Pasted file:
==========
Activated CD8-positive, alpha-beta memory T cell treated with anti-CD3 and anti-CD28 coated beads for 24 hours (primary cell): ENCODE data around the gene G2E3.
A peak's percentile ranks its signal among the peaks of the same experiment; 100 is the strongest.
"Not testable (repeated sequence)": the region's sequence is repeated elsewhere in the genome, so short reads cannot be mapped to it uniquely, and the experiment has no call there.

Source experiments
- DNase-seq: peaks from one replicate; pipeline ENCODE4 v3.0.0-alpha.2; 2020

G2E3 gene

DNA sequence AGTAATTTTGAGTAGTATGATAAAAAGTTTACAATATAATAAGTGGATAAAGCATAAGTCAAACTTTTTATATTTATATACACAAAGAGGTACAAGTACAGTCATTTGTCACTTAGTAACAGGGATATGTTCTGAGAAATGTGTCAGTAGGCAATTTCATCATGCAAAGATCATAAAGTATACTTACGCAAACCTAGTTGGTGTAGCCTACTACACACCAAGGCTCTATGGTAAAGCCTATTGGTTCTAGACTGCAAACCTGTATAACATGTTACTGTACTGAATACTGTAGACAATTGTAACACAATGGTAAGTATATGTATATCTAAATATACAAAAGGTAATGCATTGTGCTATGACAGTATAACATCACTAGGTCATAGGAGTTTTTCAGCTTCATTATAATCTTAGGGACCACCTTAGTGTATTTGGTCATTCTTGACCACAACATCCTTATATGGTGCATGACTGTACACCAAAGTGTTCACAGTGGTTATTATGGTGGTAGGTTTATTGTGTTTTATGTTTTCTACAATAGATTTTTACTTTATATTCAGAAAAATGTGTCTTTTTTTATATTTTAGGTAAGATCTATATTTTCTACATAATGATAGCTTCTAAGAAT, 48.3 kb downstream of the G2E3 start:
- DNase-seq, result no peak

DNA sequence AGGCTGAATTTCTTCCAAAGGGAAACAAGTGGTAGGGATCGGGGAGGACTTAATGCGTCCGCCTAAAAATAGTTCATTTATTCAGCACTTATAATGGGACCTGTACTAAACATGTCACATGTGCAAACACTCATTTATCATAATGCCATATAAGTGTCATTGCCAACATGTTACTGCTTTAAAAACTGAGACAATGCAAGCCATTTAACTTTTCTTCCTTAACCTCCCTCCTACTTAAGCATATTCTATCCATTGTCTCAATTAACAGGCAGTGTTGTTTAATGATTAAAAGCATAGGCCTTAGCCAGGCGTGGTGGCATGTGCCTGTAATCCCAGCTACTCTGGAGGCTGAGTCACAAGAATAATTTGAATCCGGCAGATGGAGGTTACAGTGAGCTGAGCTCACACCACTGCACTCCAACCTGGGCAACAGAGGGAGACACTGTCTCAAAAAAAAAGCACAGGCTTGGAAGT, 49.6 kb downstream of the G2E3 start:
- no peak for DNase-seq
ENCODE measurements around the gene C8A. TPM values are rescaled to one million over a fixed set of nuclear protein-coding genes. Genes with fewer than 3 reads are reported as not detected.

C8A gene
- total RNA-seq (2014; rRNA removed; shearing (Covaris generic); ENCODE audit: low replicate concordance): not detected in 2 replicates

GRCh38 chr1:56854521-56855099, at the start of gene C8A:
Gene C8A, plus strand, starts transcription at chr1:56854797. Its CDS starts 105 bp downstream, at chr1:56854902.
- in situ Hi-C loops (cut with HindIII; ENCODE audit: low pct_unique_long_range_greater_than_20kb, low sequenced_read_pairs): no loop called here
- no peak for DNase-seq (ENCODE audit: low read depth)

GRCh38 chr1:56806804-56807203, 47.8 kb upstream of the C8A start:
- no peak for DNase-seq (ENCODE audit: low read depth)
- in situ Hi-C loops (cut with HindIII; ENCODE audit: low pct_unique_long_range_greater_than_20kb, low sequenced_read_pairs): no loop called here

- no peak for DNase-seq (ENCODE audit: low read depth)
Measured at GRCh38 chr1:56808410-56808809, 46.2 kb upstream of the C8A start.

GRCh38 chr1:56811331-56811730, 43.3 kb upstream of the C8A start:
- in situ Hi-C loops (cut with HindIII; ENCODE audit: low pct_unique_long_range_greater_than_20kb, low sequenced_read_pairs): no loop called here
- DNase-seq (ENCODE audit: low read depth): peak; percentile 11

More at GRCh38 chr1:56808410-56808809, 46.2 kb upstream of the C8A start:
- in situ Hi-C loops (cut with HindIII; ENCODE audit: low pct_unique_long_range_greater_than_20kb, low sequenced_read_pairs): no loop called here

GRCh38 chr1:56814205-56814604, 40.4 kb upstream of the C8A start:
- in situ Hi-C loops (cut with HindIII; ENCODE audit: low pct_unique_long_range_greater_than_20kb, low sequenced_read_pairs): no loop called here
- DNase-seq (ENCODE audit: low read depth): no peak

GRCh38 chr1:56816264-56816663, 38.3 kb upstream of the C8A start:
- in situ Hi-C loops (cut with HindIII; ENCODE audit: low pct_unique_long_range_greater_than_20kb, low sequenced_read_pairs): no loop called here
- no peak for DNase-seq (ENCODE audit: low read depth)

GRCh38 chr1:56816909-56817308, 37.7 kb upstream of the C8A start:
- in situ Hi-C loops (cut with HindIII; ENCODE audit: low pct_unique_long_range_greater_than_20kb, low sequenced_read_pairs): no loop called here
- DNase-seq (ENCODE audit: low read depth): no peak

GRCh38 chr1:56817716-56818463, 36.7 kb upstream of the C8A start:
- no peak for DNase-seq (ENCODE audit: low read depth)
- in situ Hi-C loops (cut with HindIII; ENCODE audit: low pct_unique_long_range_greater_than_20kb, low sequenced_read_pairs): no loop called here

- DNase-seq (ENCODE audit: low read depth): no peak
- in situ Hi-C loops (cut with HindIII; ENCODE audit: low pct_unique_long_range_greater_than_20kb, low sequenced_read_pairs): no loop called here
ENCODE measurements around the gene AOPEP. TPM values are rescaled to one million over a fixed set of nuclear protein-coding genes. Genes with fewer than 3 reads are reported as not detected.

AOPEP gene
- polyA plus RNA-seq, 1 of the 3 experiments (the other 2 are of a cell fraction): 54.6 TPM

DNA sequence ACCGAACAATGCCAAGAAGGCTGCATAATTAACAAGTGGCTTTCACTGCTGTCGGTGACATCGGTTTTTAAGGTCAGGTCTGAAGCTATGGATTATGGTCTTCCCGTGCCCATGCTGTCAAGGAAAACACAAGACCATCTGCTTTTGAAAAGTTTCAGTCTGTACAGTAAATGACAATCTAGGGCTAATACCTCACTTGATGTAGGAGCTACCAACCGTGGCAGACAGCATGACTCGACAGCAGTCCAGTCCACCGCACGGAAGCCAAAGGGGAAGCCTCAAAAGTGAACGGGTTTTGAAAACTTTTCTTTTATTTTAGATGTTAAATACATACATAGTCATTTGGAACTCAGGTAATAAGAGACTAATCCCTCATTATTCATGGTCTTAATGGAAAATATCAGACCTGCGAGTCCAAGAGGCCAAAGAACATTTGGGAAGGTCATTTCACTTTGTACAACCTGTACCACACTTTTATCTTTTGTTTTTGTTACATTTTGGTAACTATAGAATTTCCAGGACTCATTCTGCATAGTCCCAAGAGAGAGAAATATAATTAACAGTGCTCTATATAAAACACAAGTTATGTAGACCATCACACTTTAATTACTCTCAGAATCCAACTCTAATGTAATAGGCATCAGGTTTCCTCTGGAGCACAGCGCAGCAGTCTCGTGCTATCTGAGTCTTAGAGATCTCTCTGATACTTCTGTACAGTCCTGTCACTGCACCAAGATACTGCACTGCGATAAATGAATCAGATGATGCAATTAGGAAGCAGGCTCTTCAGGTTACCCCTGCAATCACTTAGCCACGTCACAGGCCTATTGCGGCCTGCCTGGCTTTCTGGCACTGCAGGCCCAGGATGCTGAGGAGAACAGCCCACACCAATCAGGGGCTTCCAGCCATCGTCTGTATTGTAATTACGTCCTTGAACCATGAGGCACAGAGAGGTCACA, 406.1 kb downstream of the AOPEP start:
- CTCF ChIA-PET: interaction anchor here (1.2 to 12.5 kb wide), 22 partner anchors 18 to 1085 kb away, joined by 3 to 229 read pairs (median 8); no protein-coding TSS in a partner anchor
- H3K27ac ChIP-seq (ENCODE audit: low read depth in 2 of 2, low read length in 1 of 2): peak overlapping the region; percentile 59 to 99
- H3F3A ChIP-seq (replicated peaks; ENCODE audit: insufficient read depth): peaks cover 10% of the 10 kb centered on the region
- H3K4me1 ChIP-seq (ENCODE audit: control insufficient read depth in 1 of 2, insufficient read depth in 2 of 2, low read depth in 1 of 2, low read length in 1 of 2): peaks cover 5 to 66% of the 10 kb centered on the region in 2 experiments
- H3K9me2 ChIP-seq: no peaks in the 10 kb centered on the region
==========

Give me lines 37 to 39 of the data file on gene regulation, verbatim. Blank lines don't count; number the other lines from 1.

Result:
GRCh38 chr1:56817716-56818463, 36.7 kb upstream of the C8A start:
- no peak for DNase-seq (ENCODE audit: low read depth)
- in situ Hi-C loops (cut with HindIII; ENCODE audit: low pct_unique_long_range_greater_than_20kb, low sequenced_read_pairs): no loop called here